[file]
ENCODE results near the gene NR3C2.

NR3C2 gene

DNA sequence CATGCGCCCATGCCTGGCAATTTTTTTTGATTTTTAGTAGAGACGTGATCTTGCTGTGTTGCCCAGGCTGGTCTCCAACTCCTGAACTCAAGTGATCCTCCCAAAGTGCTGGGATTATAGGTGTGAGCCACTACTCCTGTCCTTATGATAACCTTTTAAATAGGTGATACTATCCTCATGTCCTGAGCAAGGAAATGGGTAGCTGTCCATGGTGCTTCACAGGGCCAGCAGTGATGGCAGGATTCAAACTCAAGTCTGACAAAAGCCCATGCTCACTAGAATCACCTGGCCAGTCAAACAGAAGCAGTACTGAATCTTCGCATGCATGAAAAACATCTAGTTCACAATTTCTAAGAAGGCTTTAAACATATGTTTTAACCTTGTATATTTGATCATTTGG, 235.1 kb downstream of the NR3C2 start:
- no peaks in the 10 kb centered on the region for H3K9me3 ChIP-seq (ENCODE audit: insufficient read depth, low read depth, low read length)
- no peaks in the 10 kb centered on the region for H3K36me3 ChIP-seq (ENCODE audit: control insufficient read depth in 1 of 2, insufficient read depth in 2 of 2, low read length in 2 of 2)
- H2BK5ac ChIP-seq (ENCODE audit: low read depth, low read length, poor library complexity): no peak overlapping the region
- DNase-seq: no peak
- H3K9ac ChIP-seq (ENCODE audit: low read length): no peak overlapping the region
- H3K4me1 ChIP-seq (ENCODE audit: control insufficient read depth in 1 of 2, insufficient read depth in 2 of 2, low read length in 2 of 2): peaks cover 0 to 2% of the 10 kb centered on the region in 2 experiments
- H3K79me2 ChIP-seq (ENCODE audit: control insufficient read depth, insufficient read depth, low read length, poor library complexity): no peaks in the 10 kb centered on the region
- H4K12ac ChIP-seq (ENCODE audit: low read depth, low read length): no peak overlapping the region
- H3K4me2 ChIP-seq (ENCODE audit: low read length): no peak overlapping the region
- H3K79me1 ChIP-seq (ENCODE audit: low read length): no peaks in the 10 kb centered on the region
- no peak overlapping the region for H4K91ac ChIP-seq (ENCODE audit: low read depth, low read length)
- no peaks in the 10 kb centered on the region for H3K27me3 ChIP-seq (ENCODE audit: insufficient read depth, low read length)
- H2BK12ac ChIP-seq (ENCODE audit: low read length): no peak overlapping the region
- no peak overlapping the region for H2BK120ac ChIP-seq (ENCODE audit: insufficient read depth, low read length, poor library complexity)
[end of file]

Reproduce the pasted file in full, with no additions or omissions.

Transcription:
ENCODE results near the gene NR3C2.

NR3C2 gene

DNA sequence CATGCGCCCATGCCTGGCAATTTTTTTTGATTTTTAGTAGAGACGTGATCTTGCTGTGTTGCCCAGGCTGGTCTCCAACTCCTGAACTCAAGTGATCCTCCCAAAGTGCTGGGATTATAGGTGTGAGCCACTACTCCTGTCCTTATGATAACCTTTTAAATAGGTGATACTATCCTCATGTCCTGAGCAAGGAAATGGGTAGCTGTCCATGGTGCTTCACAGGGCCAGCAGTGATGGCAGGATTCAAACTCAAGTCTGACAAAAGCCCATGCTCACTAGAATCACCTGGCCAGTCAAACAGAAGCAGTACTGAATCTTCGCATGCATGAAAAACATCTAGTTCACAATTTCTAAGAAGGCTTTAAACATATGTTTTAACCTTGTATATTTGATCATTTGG, 235.1 kb downstream of the NR3C2 start:
- no peaks in the 10 kb centered on the region for H3K9me3 ChIP-seq (ENCODE audit: insufficient read depth, low read depth, low read length)
- no peaks in the 10 kb centered on the region for H3K36me3 ChIP-seq (ENCODE audit: control insufficient read depth in 1 of 2, insufficient read depth in 2 of 2, low read length in 2 of 2)
- H2BK5ac ChIP-seq (ENCODE audit: low read depth, low read length, poor library complexity): no peak overlapping the region
- DNase-seq: no peak
- H3K9ac ChIP-seq (ENCODE audit: low read length): no peak overlapping the region
- H3K4me1 ChIP-seq (ENCODE audit: control insufficient read depth in 1 of 2, insufficient read depth in 2 of 2, low read length in 2 of 2): peaks cover 0 to 2% of the 10 kb centered on the region in 2 experiments
- H3K79me2 ChIP-seq (ENCODE audit: control insufficient read depth, insufficient read depth, low read length, poor library complexity): no peaks in the 10 kb centered on the region
- H4K12ac ChIP-seq (ENCODE audit: low read depth, low read length): no peak overlapping the region
- H3K4me2 ChIP-seq (ENCODE audit: low read length): no peak overlapping the region
- H3K79me1 ChIP-seq (ENCODE audit: low read length): no peaks in the 10 kb centered on the region
- no peak overlapping the region for H4K91ac ChIP-seq (ENCODE audit: low read depth, low read length)
- no peaks in the 10 kb centered on the region for H3K27me3 ChIP-seq (ENCODE audit: insufficient read depth, low read length)
- H2BK12ac ChIP-seq (ENCODE audit: low read length): no peak overlapping the region
- no peak overlapping the region for H2BK120ac ChIP-seq (ENCODE audit: insufficient read depth, low read length, poor library complexity)